Sometime in early winter 2012, there was a snowstorm coming. I got a text message at work from my neighbor, the man who manages the physical plant of the cooperative apartment building in which we both live. The forecast was uncertain, and he was concerned about how much snow would need to be shoveled outside the buildingMore
Hurricane Joaquin is continuing to puzzle forecasters. The storm, now spinning over the Bahamas, was upgraded Thursday afternoon to Category 4, with sustained winds of 130 mph. But where the storm is headed next is still uncertain.
The entirety of the Bahamas is under some type of watch or warning. The National Hurricane Center expects 10 to 15 inches of rain in some areas and a storm surge as high as 10 feet. Joaquin is moving slowly to the southwest and is expected to remain over the Bahamas at least through Friday.
That’s when the forecast gets tricky. The storm will turn north and begin moving faster. After that the models go in every direction, from hitting the coast of the Carolinas to spinning back out into the Atlantic. The most likely path for Joaquin is making landfall somewhere in the Mid-Atlantic or Northeast.
The landfall is expected sometime this weekend, but the National Hurricane Center won’t issue any hurricane watches for the East Coast until Friday, when the storm’s path is more certain.
Current models show Joaquin strengthening slightly over the next day and then weakening as it moves north due to high wind shear. There’s a possibility it will drop down to a Category 1 by Sunday, though the models’ uncertainty is high and forecasters expect it may be stronger.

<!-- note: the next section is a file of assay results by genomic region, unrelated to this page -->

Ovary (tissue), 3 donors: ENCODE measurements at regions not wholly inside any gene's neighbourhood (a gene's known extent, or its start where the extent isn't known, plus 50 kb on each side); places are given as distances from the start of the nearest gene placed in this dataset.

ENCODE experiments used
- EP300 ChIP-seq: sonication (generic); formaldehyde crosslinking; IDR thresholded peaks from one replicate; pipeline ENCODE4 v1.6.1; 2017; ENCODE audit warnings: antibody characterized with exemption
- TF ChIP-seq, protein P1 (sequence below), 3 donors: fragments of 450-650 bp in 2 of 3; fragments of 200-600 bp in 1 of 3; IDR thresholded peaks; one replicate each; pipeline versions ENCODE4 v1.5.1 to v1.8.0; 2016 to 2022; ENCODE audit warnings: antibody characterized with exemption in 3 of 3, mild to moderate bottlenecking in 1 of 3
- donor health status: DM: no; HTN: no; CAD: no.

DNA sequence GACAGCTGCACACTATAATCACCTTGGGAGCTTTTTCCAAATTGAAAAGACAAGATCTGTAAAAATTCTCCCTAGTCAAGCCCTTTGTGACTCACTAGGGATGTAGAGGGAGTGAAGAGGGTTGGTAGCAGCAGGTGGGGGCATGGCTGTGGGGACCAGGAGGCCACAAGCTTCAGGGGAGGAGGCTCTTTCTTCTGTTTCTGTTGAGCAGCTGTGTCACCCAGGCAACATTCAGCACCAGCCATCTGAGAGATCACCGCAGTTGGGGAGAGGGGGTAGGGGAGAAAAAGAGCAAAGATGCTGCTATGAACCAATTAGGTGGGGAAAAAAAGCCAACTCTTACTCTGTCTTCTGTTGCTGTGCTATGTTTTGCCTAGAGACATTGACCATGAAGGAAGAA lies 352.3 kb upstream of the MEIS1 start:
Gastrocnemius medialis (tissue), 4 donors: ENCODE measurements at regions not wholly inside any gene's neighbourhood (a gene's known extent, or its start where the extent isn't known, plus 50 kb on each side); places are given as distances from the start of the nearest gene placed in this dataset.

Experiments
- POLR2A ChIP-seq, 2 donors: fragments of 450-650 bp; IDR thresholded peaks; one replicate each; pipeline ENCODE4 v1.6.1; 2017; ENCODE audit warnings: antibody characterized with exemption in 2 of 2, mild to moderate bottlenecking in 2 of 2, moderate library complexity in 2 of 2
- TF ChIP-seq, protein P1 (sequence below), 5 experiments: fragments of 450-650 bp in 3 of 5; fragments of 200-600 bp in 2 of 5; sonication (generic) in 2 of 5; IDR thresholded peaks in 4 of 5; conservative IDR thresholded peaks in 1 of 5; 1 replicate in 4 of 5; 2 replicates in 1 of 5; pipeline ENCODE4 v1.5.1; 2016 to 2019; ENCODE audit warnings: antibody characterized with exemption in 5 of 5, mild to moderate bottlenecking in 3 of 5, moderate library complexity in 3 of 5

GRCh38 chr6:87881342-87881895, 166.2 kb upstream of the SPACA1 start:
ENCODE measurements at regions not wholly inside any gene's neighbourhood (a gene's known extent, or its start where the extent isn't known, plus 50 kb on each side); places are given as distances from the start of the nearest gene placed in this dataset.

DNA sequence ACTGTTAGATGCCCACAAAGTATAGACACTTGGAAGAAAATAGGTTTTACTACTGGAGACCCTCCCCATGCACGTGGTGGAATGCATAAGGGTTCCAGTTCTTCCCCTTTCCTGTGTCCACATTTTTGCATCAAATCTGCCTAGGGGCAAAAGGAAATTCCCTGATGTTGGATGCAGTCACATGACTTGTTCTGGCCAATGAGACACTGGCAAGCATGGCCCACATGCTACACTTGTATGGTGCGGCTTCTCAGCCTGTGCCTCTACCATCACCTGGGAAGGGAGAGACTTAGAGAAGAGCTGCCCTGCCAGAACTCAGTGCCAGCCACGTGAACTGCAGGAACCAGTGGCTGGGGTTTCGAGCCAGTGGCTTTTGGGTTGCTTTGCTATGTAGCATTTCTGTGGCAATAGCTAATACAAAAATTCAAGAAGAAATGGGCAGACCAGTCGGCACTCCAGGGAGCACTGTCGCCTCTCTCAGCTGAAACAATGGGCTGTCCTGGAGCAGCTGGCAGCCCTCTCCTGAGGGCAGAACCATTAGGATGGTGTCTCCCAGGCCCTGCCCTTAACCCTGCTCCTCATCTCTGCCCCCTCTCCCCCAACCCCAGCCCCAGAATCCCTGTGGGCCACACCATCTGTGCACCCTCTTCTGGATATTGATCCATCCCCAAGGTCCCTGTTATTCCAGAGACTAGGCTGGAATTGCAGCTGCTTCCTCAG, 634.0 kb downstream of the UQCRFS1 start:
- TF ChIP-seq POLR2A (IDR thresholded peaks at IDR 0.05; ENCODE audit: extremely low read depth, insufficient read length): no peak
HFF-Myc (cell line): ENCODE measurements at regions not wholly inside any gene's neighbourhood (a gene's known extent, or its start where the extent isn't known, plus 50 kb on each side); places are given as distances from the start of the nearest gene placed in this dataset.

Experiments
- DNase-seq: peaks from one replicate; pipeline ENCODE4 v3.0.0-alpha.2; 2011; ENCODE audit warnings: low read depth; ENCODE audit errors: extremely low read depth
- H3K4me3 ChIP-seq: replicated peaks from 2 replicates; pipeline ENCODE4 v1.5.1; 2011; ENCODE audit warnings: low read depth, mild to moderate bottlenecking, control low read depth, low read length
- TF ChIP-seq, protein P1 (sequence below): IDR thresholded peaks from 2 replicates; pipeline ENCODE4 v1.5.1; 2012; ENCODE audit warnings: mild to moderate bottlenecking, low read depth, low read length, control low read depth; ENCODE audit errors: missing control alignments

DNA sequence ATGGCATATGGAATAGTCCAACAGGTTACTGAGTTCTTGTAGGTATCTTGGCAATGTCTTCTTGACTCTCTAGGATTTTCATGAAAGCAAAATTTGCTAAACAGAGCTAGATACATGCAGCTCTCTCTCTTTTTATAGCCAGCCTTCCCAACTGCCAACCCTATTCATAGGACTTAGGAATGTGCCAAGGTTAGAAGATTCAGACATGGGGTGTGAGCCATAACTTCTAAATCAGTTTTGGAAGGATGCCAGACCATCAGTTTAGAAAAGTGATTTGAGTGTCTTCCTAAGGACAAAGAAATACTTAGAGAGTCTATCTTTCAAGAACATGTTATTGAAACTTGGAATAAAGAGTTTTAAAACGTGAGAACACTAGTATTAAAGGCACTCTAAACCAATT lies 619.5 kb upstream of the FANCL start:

Even if Joaquin stays offshore, the heavy rains already along the East Coast are expected to spur some flooding. If Joaquin does make landfall in these same areas, the storm’s rains could bring more serious flooding due to the already-saturated ground.
The East Coast is also bracing for an unusual onshore wind event caused by an area of high pressure building over eastern Canada behind this week’s cold front. Beginning on Thursday, onshore winds are expected to remain above 20 mph for more than four days from North Carolina through New York. These winds could cause their own storm surge that would only be exacerbated by Joaquin’s arrival.
Despite the potential landfall being only days away, the range of possibilities is still wide. Forecasters say the East Coast should keep an eye on Joaquin as it develops and moves closer to the U.S. this weekend.